An effort by the Blue Cross Blue Shield Association (BCBSA) to spur a discussion on prescription drug costs is not getting off to a good start because it’s premised on some misleading information. In an interview with Bloomberg BNA, Justine Handelman, a senior executive at BCBSA, was noted as saying drug costs “make up about 22 percent of health insurance premiums on average, about the same share that’s spent on physician and clinical services, and drug costs are continuing to rise.” Here are a few key facts Handelman neglected to mention.
The national trend on prescription drug costs is decreasing. The Centers for Medicare and Medicaid Services (CMS) reports that national growth in prescription drug spending is slowing, from 9% in 2015 to less than 6% in 2016. On drug prices, CMS data reveals an estimated 1.6% growth this year. And a new report released today by Altarum shows a dramatic drop in the growth of list drug prices, from 7% year-over-year ending in September 2016 to just 1.4% ending in September of this year. And don’t forget, these numbers don’t take into account significant rebates and discounts provided by drug manufacturers.
The insurer’s pessimistic views do not reflect what its own pharmacy benefit manager (PBM) is reporting. Prime Therapeutics—the PBM owned by Blue Cross Blue Shield plans—recently issued a report that showed its commercial payers experienced just a 0.8% increase in drug spending this year. This isn’t the first time an insurer has been telling a different story than its own pharmacy benefit manager. Prime also reports that the overall unit cost of drugs has actually decreased by 3.6%. What’s there to be pessimistic about?
The “22 percent” number has been debunked before. America’s Health Insurance Plans (AHIP) issued a report earlier this year that suggested 22.1% of premium dollars went toward prescription drugs in 2014. Sounds familiar. As BIO President and CEO Jim Greenwood noted at the time, AHIP fails to recognize that 2014 was an outlier due to new cures for patients with Hepatitis C. Meanwhile, information from other trusted sources — including the Centers for Medicare and Medicaid Services and Avalere — also cast serious doubts on the insurance industry’s inflated number.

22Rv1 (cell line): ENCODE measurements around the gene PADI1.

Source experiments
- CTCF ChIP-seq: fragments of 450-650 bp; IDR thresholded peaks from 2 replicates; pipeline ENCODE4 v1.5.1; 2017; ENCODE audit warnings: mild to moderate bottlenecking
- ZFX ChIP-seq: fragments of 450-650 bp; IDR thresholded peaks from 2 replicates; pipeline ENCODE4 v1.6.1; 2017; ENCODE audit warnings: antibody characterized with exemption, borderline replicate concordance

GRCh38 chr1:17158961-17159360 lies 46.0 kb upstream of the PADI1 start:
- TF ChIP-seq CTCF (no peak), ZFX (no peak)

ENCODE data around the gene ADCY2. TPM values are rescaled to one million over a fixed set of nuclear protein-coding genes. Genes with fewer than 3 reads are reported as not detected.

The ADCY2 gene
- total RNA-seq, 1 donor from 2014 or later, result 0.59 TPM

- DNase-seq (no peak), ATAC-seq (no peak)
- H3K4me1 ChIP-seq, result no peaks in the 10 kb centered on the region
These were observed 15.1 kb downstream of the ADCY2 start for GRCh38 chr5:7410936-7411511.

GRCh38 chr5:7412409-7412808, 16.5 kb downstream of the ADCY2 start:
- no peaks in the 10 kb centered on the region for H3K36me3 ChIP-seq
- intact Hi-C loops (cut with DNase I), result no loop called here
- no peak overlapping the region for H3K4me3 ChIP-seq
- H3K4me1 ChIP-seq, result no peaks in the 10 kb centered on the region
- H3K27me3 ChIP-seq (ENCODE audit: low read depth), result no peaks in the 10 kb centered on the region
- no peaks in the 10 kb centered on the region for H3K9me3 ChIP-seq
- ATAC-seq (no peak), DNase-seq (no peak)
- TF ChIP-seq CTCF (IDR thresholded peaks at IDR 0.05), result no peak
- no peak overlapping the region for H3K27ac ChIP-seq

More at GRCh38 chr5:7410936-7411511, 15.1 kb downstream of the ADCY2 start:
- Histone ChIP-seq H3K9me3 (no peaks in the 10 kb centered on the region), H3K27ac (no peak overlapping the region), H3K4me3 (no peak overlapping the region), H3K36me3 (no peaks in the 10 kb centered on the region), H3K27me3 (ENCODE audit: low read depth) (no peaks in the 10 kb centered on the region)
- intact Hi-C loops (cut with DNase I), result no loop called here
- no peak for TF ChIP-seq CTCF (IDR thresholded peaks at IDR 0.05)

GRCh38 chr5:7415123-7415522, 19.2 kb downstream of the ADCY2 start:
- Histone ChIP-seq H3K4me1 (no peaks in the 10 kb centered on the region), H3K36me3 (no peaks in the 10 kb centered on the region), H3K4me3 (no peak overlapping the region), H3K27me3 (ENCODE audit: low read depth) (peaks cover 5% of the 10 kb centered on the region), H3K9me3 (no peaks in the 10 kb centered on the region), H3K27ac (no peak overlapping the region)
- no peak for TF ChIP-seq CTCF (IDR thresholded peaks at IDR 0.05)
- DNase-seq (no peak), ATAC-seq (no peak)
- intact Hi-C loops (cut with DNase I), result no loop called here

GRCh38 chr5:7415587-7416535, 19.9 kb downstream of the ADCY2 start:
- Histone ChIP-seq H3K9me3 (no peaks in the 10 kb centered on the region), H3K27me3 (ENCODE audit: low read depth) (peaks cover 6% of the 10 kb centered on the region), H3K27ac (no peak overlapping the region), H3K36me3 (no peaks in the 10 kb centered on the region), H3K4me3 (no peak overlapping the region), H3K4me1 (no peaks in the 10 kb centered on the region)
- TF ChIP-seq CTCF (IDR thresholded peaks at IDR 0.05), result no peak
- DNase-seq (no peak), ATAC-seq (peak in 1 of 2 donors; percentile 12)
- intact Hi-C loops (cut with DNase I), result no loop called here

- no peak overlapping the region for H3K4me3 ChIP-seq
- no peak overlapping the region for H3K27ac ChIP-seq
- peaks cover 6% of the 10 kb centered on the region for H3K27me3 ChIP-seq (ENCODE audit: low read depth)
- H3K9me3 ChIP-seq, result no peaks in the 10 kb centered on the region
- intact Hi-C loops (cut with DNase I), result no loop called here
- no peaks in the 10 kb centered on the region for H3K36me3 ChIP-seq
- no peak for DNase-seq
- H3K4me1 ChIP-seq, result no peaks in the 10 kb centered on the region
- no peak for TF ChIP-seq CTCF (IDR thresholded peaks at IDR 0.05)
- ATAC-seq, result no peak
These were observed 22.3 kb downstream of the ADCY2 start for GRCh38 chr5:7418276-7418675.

The insurer’s pivot to drug costs is a useful distraction from its own business practices. Just this week, Axios reported that “Blue Cross Blue Shield health insurance companies have more than quintupled their net profits in the first half of this year” compared with the same six months in 2016. Additionally, Consumers Union continues to express concerns over the insurer’s excess surplus, which may mean it’s overcharging its beneficiaries. Meanwhile, reports continue to surface of insurers restricting access to medicines, pursuing double-digit premium increases, and discriminating against patients.
At BIO, we support a robust discussion around prescription drug costs, biomedical innovation and how to make health care accessible and affordable for all patients. That’s why BIO launched DrugCostFacts.org, to make sure the discussion is an informed one and also to ensure public policies always reflect what’s best for patients and what’s going on in the real world.
Note: An earlier version of this post incorrectly stated that the Blue Cross Blue Shield Association owns Prime Therapeutics. The post has been updated to reflect that Prime Therapeutics is owned by Blue Cross Blue Shield plans.